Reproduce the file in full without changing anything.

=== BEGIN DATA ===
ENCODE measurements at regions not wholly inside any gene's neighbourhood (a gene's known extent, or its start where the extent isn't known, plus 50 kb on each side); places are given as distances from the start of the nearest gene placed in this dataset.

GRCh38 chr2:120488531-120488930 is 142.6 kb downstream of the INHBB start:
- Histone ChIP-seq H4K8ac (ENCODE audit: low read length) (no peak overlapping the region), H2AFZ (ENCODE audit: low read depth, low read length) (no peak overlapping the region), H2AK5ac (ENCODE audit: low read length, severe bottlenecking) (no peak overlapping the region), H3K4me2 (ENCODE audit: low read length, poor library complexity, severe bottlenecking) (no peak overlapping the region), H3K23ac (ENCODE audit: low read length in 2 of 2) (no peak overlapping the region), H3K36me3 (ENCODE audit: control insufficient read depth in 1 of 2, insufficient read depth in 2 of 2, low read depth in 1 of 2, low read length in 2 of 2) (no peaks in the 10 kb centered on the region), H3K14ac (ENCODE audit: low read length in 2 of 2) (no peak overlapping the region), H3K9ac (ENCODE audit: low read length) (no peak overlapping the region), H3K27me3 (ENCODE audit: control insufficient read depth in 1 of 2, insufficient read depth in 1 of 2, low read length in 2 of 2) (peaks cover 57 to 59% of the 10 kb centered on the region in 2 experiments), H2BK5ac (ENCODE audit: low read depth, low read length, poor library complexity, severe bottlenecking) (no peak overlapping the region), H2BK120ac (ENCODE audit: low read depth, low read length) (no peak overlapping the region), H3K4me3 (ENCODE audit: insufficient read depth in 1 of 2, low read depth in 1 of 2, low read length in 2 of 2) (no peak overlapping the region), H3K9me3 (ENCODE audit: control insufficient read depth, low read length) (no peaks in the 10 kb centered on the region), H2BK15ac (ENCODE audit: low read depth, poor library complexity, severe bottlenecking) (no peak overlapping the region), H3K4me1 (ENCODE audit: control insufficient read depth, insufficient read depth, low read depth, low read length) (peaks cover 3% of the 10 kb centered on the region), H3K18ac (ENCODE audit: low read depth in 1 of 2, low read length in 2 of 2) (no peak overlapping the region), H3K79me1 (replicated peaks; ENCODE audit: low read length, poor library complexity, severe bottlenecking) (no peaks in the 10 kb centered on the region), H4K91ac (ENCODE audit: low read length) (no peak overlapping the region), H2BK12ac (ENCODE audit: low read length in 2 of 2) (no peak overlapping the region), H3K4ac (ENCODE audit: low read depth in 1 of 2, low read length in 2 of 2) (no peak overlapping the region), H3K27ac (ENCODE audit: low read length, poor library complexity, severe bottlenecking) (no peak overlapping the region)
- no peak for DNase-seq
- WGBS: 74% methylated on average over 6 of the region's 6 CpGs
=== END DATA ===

ENCODE measurements at regions not wholly inside any gene's neighbourhood (a gene's known extent, or its start where the extent isn't known, plus 50 kb on each side); places are given as distances from the start of the nearest gene placed in this dataset.

GRCh38 chr2:120488531-120488930 is 142.6 kb downstream of the INHBB start:
- Histone ChIP-seq H4K8ac (ENCODE audit: low read length) (no peak overlapping the region), H2AFZ (ENCODE audit: low read depth, low read length) (no peak overlapping the region), H2AK5ac (ENCODE audit: low read length, severe bottlenecking) (no peak overlapping the region), H3K4me2 (ENCODE audit: low read length, poor library complexity, severe bottlenecking) (no peak overlapping the region), H3K23ac (ENCODE audit: low read length in 2 of 2) (no peak overlapping the region), H3K36me3 (ENCODE audit: control insufficient read depth in 1 of 2, insufficient read depth in 2 of 2, low read depth in 1 of 2, low read length in 2 of 2) (no peaks in the 10 kb centered on the region), H3K14ac (ENCODE audit: low read length in 2 of 2) (no peak overlapping the region), H3K9ac (ENCODE audit: low read length) (no peak overlapping the region), H3K27me3 (ENCODE audit: control insufficient read depth in 1 of 2, insufficient read depth in 1 of 2, low read length in 2 of 2) (peaks cover 57 to 59% of the 10 kb centered on the region in 2 experiments), H2BK5ac (ENCODE audit: low read depth, low read length, poor library complexity, severe bottlenecking) (no peak overlapping the region), H2BK120ac (ENCODE audit: low read depth, low read length) (no peak overlapping the region), H3K4me3 (ENCODE audit: insufficient read depth in 1 of 2, low read depth in 1 of 2, low read length in 2 of 2) (no peak overlapping the region), H3K9me3 (ENCODE audit: control insufficient read depth, low read length) (no peaks in the 10 kb centered on the region), H2BK15ac (ENCODE audit: low read depth, poor library complexity, severe bottlenecking) (no peak overlapping the region), H3K4me1 (ENCODE audit: control insufficient read depth, insufficient read depth, low read depth, low read length) (peaks cover 3% of the 10 kb centered on the region), H3K18ac (ENCODE audit: low read depth in 1 of 2, low read length in 2 of 2) (no peak overlapping the region), H3K79me1 (replicated peaks; ENCODE audit: low read length, poor library complexity, severe bottlenecking) (no peaks in the 10 kb centered on the region), H4K91ac (ENCODE audit: low read length) (no peak overlapping the region), H2BK12ac (ENCODE audit: low read length in 2 of 2) (no peak overlapping the region), H3K4ac (ENCODE audit: low read depth in 1 of 2, low read length in 2 of 2) (no peak overlapping the region), H3K27ac (ENCODE audit: low read length, poor library complexity, severe bottlenecking) (no peak overlapping the region)
- no peak for DNase-seq
- WGBS: 74% methylated on average over 6 of the region's 6 CpGs